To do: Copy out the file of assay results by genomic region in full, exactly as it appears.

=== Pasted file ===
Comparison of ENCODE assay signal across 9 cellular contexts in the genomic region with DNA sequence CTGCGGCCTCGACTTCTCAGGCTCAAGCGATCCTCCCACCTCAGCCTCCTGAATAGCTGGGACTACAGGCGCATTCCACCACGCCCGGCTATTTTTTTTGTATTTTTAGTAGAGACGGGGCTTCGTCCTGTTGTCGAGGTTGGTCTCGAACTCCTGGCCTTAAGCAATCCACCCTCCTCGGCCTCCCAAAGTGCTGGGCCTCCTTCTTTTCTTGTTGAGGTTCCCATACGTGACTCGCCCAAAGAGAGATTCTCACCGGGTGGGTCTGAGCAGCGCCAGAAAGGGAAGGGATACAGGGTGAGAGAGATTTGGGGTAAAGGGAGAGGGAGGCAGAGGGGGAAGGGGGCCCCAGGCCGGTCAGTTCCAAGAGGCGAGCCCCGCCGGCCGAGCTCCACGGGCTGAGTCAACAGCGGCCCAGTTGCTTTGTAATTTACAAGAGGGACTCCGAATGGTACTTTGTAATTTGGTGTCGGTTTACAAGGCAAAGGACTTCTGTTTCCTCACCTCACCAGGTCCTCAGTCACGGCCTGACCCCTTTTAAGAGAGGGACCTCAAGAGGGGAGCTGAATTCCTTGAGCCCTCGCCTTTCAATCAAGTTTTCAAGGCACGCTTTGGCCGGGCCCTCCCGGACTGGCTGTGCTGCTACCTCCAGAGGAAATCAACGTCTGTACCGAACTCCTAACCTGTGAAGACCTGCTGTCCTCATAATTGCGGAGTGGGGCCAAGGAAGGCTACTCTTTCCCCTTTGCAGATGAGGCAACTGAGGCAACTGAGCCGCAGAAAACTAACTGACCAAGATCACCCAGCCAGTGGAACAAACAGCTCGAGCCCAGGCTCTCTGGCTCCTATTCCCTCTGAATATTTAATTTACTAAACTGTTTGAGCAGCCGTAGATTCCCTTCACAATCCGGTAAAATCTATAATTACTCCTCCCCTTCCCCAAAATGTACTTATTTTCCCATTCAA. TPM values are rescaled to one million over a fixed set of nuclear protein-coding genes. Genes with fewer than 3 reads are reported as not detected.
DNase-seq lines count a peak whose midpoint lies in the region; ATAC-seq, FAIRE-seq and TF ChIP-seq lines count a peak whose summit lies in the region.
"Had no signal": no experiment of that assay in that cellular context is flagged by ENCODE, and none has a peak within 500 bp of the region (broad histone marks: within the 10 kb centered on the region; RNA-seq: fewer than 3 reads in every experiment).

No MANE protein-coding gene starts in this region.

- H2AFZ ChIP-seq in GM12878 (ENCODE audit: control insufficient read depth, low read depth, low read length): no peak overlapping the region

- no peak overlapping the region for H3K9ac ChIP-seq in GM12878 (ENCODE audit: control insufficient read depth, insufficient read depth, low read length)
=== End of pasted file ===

Comparison of ENCODE assay signal across 9 cellular contexts in the genomic region with DNA sequence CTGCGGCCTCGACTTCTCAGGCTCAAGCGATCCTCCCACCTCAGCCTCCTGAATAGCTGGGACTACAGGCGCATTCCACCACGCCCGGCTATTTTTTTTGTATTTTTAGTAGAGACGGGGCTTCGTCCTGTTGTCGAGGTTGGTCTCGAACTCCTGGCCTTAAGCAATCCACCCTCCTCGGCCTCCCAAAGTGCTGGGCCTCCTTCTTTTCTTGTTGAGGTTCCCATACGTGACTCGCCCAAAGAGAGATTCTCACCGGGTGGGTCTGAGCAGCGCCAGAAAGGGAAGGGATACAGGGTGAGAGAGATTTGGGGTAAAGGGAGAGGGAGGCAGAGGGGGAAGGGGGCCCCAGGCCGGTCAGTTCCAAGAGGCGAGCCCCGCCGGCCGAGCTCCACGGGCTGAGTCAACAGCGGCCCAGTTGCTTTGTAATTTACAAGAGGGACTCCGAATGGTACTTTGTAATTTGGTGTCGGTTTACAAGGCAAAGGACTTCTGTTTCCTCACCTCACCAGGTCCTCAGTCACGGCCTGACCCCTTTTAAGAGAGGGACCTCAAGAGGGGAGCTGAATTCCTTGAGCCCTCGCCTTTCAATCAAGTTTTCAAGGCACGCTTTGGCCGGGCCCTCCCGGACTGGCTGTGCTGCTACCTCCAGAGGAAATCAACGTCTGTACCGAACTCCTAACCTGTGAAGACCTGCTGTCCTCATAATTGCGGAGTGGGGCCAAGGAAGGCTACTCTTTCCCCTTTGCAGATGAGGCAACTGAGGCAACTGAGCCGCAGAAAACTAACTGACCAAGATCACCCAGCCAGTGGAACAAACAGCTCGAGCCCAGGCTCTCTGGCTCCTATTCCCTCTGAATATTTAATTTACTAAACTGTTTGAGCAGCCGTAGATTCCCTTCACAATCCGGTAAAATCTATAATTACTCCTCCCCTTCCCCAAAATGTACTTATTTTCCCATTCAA. TPM values are rescaled to one million over a fixed set of nuclear protein-coding genes. Genes with fewer than 3 reads are reported as not detected.
DNase-seq lines count a peak whose midpoint lies in the region; ATAC-seq, FAIRE-seq and TF ChIP-seq lines count a peak whose summit lies in the region.
"Had no signal": no experiment of that assay in that cellular context is flagged by ENCODE, and none has a peak within 500 bp of the region (broad histone marks: within the 10 kb centered on the region; RNA-seq: fewer than 3 reads in every experiment).

No MANE protein-coding gene starts in this region.

- H2AFZ ChIP-seq in GM12878 (ENCODE audit: control insufficient read depth, low read depth, low read length): no peak overlapping the region

- no peak overlapping the region for H3K9ac ChIP-seq in GM12878 (ENCODE audit: control insufficient read depth, insufficient read depth, low read length)